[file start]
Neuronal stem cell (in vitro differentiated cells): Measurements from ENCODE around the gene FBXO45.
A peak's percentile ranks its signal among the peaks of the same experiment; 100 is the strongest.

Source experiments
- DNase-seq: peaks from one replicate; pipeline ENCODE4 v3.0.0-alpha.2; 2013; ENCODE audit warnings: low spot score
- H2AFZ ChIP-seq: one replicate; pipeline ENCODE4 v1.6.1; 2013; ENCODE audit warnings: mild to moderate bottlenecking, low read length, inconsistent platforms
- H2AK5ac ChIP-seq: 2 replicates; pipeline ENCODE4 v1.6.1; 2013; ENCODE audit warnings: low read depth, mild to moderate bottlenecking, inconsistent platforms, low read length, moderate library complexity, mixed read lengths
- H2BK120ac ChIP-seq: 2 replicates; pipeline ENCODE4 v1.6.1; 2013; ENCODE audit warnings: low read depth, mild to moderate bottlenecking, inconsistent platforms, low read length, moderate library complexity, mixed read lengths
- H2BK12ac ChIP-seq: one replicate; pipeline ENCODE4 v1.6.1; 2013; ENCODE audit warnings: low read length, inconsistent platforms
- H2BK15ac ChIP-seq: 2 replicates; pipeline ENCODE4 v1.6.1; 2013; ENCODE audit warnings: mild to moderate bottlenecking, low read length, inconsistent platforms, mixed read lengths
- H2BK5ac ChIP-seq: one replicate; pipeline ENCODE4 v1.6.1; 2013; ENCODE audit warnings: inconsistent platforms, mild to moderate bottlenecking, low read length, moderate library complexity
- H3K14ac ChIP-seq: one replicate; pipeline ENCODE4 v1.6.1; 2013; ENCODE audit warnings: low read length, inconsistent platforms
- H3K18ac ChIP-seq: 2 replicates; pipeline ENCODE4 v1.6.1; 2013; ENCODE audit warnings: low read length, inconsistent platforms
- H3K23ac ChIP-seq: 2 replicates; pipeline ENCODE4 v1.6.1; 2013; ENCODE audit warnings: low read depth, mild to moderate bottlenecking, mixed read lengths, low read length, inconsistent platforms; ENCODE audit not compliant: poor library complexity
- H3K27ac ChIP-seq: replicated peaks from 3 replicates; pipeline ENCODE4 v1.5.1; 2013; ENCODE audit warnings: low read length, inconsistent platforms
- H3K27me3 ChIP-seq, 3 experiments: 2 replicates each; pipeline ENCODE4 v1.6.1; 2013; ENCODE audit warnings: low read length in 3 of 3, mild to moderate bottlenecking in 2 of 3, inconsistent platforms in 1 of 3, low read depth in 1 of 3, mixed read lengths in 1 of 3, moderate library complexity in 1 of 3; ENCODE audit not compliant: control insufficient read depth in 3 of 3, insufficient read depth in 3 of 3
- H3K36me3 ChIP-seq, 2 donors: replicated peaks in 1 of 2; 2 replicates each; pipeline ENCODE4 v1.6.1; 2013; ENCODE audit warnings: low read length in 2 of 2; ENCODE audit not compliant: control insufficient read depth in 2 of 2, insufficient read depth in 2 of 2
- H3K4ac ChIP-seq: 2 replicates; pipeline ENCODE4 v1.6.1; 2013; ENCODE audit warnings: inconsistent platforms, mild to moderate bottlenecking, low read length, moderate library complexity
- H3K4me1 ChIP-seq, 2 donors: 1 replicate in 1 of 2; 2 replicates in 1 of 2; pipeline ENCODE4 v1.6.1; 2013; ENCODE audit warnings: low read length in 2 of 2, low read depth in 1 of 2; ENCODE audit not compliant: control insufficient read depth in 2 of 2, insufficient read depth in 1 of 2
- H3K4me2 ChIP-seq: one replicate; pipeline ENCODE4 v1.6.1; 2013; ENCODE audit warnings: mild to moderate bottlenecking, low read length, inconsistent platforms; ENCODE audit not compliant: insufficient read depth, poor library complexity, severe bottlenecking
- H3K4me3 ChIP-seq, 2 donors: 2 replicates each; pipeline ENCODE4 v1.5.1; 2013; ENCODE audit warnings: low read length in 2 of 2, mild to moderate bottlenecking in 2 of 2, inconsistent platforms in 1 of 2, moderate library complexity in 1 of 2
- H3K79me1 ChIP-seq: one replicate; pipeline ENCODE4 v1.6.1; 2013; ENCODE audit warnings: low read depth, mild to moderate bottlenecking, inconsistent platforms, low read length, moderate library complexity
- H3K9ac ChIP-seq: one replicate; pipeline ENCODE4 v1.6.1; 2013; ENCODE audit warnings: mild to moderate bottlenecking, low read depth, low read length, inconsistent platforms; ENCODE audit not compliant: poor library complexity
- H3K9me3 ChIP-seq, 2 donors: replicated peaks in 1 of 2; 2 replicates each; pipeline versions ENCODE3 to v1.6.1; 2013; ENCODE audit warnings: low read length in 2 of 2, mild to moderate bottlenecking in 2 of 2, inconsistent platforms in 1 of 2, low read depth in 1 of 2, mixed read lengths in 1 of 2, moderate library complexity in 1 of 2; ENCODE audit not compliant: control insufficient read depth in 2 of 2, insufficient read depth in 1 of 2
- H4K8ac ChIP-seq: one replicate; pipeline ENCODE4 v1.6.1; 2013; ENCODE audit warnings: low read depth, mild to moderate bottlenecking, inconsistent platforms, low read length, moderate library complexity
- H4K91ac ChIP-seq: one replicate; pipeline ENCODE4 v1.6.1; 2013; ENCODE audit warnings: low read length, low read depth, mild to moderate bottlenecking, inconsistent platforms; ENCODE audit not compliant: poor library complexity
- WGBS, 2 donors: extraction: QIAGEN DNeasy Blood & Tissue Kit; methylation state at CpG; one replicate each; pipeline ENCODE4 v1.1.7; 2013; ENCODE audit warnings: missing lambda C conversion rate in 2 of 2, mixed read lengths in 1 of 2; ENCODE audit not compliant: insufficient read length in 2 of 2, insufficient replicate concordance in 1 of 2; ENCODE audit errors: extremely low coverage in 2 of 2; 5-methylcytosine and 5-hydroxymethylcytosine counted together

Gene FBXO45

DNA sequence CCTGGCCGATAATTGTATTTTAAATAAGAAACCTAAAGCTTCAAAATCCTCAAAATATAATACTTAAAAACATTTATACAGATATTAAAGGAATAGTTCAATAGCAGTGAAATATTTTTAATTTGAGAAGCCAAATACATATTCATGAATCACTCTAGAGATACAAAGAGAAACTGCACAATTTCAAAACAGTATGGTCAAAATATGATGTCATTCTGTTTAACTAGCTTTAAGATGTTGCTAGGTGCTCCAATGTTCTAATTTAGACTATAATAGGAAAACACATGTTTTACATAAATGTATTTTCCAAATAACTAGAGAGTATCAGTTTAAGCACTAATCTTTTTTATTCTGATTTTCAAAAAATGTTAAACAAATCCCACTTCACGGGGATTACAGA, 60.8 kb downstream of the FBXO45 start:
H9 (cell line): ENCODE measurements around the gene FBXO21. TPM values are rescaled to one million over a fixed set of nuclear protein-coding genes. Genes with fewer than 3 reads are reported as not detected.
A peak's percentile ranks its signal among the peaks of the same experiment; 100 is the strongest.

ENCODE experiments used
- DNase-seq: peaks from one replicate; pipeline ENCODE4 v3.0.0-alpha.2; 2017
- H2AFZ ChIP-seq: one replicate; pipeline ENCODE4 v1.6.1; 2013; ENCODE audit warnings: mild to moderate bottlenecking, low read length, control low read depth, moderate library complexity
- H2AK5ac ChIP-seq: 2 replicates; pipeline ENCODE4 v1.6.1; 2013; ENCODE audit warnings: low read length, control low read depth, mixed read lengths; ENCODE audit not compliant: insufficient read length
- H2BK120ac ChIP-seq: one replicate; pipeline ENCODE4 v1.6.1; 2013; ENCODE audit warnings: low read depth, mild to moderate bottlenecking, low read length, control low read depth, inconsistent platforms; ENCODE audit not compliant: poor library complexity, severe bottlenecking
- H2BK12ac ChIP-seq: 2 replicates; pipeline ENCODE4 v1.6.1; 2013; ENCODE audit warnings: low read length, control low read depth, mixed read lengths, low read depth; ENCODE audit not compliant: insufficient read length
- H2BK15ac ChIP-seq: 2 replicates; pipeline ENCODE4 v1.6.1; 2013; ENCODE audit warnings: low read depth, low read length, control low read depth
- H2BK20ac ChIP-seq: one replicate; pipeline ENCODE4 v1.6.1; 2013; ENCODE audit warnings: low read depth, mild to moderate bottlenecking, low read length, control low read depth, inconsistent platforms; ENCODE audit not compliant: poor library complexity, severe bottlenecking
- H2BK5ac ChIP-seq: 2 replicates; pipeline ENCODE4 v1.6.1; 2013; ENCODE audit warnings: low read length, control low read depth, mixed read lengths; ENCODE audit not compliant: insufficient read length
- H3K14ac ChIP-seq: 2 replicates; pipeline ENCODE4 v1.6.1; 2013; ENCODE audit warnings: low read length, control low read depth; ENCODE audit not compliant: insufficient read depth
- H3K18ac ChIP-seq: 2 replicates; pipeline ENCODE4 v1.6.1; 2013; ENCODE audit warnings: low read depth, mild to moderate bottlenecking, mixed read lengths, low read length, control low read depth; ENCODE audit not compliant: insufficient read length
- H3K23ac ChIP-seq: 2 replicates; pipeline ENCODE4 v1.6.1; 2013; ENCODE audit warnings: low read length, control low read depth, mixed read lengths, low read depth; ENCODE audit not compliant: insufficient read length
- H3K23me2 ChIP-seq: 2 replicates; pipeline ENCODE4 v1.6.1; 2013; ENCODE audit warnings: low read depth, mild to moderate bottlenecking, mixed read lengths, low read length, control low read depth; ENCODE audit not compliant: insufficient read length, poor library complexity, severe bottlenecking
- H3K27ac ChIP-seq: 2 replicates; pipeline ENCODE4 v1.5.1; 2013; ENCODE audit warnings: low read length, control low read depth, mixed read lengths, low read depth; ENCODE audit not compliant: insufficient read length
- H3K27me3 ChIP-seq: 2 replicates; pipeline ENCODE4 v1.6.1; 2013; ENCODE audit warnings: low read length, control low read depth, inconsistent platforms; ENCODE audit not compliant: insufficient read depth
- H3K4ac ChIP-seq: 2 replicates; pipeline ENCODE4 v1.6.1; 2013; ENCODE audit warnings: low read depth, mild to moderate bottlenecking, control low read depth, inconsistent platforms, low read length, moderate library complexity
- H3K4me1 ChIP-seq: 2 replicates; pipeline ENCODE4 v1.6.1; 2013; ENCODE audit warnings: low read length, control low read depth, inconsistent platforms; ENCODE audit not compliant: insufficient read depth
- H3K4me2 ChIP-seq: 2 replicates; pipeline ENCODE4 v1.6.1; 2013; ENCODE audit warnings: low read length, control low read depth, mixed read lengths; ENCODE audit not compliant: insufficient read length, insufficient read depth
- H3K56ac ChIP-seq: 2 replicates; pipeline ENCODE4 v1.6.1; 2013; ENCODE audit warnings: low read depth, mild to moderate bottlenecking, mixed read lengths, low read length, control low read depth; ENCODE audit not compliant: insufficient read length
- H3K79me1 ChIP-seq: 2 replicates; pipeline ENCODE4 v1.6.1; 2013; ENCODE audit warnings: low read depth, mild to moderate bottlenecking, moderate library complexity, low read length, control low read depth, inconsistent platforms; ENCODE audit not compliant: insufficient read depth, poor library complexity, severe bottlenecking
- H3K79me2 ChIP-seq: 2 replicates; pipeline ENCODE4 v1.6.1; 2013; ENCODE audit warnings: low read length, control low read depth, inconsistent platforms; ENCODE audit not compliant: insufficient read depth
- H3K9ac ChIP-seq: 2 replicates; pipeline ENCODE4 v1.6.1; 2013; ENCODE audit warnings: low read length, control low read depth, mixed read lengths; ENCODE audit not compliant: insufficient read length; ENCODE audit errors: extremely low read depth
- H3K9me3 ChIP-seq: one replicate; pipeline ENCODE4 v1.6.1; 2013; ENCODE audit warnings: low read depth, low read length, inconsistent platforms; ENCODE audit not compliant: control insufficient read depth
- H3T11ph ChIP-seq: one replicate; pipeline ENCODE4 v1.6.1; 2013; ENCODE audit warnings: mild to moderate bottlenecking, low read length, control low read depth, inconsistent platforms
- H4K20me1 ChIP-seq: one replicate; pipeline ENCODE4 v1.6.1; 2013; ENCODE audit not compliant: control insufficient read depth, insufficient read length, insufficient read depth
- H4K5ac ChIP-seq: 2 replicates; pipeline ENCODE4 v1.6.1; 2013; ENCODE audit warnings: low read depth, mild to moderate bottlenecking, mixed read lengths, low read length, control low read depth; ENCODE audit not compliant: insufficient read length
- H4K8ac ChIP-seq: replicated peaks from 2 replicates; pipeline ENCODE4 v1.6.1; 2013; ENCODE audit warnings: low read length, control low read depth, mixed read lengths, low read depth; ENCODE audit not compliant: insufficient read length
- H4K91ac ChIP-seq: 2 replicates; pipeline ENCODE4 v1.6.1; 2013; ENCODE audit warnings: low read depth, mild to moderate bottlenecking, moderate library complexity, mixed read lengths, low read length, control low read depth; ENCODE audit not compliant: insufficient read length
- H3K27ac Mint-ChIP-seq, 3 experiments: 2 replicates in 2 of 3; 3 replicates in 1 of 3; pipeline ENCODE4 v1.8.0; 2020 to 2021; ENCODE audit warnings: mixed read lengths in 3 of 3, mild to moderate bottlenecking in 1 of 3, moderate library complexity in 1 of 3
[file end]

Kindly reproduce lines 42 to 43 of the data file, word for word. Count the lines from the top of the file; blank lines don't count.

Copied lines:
- H3K23ac ChIP-seq: 2 replicates; pipeline ENCODE4 v1.6.1; 2013; ENCODE audit warnings: low read length, control low read depth, mixed read lengths, low read depth; ENCODE audit not compliant: insufficient read length
- H3K23me2 ChIP-seq: 2 replicates; pipeline ENCODE4 v1.6.1; 2013; ENCODE audit warnings: low read depth, mild to moderate bottlenecking, mixed read lengths, low read length, control low read depth; ENCODE audit not compliant: insufficient read length, poor library complexity, severe bottlenecking